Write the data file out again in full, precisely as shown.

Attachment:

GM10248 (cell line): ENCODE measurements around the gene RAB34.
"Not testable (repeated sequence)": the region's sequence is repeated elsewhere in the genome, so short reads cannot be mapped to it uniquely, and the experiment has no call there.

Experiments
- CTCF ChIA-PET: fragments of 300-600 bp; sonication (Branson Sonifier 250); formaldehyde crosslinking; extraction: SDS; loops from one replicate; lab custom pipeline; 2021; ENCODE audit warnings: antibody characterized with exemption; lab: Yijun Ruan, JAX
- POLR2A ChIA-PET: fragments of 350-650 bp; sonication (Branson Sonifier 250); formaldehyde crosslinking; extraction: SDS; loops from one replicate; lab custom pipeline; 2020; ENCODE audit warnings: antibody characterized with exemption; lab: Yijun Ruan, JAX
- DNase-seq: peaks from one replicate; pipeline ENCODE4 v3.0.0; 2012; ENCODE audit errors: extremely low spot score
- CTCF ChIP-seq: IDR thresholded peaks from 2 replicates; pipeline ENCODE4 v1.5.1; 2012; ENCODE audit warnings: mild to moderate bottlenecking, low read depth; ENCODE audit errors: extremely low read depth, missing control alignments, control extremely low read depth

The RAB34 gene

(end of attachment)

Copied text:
GM10248 (cell line): ENCODE measurements around the gene RAB34.
"Not testable (repeated sequence)": the region's sequence is repeated elsewhere in the genome, so short reads cannot be mapped to it uniquely, and the experiment has no call there.

Experiments
- CTCF ChIA-PET: fragments of 300-600 bp; sonication (Branson Sonifier 250); formaldehyde crosslinking; extraction: SDS; loops from one replicate; lab custom pipeline; 2021; ENCODE audit warnings: antibody characterized with exemption; lab: Yijun Ruan, JAX
- POLR2A ChIA-PET: fragments of 350-650 bp; sonication (Branson Sonifier 250); formaldehyde crosslinking; extraction: SDS; loops from one replicate; lab custom pipeline; 2020; ENCODE audit warnings: antibody characterized with exemption; lab: Yijun Ruan, JAX
- DNase-seq: peaks from one replicate; pipeline ENCODE4 v3.0.0; 2012; ENCODE audit errors: extremely low spot score
- CTCF ChIP-seq: IDR thresholded peaks from 2 replicates; pipeline ENCODE4 v1.5.1; 2012; ENCODE audit warnings: mild to moderate bottlenecking, low read depth; ENCODE audit errors: extremely low read depth, missing control alignments, control extremely low read depth

The RAB34 gene